As a side note, I recently showed amazing restraint while visiting Petoskey, Michigan. I waited and watched while each of my family members selected books and put them into a bag I would carry for the rest of the afternoon through the Gaslight District. But, I misrepresent myself. While they were choosing books to read on our family vacation, I chatted up the counter staff about local reactions to and sales of popular young adult titles. I’ve been known to book talk in the spaces I asked you about in the beginning of this post.

Books are my home. Books are my conversation starter. Books are what I wish to share with you.

I hope–against hope–that you will be able to share them back to me.

But we know this is not always the case. Having worked with adolescent readers for what is now my tenth year of teaching English at the secondary level, I have found that not every student that comes into our learning community is well-read. Let me rephrase, I have found many students who are not well-read. . .and by their own accounts through frank interactions and narrative explorations. . .they have not been read to.

They got missed.

As I celebrate, along with The National Center for Families Learning and Wonderopolis, this National Day of Family Literacy, we cannot afford to miss our children in regard to literacy, story, and wonder any longer. The need is too great. The stakes are too high.

Some of these children missed the introduction of books so many of us take for granted. That someone would say in our presence, “I have just never liked to read,” has us clutching at the place that just started pinching a little in our heart place.

Let’s celebrate this National Day of Families Learning by recommitting ourselves to the idea that families, literacy, and wonder are important in the lives of our children. Family. Literacy. Wonder. Today.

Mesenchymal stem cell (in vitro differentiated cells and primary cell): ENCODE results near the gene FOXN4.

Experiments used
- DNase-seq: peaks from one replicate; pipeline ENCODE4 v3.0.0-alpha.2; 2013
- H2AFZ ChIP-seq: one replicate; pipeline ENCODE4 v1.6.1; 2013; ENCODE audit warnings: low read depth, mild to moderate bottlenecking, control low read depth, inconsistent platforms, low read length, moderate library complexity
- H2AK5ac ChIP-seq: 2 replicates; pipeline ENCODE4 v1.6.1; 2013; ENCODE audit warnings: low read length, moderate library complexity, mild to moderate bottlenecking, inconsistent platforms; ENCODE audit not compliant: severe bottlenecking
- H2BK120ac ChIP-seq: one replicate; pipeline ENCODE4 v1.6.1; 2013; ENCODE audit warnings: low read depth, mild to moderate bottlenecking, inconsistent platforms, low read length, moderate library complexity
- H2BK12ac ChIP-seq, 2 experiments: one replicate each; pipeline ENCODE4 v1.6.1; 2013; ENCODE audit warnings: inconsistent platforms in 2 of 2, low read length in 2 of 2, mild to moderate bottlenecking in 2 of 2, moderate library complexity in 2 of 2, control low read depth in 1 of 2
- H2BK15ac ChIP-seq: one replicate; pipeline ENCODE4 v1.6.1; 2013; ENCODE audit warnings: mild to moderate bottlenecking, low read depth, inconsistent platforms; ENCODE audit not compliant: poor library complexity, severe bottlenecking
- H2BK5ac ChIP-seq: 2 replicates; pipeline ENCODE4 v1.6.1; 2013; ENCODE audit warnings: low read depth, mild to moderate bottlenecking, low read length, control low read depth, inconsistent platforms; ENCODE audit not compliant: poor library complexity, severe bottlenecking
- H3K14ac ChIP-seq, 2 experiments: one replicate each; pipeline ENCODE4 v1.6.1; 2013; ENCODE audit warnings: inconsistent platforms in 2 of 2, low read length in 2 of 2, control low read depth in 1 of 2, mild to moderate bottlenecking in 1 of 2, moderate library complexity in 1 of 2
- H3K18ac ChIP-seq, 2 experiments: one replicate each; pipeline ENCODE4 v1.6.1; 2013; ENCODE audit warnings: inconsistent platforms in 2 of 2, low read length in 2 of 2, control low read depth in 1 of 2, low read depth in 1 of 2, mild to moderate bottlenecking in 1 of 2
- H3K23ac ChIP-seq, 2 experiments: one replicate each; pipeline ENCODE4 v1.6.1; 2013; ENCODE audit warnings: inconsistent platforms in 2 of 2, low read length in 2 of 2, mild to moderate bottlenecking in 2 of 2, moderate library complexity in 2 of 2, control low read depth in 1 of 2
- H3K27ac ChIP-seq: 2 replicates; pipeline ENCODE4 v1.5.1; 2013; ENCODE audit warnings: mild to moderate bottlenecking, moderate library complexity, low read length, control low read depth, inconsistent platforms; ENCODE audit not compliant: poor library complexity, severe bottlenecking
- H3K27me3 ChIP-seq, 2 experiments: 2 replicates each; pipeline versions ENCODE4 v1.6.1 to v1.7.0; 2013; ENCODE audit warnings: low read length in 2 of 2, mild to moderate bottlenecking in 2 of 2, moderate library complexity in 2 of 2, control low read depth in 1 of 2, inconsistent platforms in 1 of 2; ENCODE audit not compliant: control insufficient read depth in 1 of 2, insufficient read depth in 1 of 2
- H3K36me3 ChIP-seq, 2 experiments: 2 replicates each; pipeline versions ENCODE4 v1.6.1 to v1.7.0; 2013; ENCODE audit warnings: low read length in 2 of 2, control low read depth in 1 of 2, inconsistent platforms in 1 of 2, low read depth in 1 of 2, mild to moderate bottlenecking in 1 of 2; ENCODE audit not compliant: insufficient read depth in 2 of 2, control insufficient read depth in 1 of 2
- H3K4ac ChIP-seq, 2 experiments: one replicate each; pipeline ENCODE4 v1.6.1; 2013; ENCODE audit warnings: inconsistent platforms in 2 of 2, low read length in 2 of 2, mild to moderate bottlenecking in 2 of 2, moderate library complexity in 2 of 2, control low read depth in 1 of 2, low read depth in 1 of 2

This is a sort of call-to-action from a man who, as a child, hid copies of Mad, Cracked, and Dynamite in the inner folds of the books he was asked to read. As a child, I would wait by the mailbox for the Dr. Seuss books to arrive. As a child, I read the liner notes to my mother’s LPs to include titles like Tommy and Big Brother and the Holding Company. I was well-read. I don’t know that I read well. My eventual consumption of books was fed by the literary appetizers found within The National Enquirer, National Geographic, Reader’s Digest, People Magazine, Time, The Weekly World News, TV Guide, and the daily newspaper.

But this is not the narrative I am reading from so many of the young people I have worked with for almost a decade.

They do not come with the love for spiders who spin webs out of love for humble pigs, they do not remember seeking magic fortresses that will take them to other-worldly journeys. They missed when a Monday morning may have been brought to them by the letter “E” or the number “8.”They do not know the words to the Reading Rainbow theme song. They were not part of the club. They did not relish when their favorite characters leapt from the Sunday comics to star in their own collections. They know not of the love triangle of Archie, Betty, and Veronica that pre-dates that of Bella, Edward, and Jacob.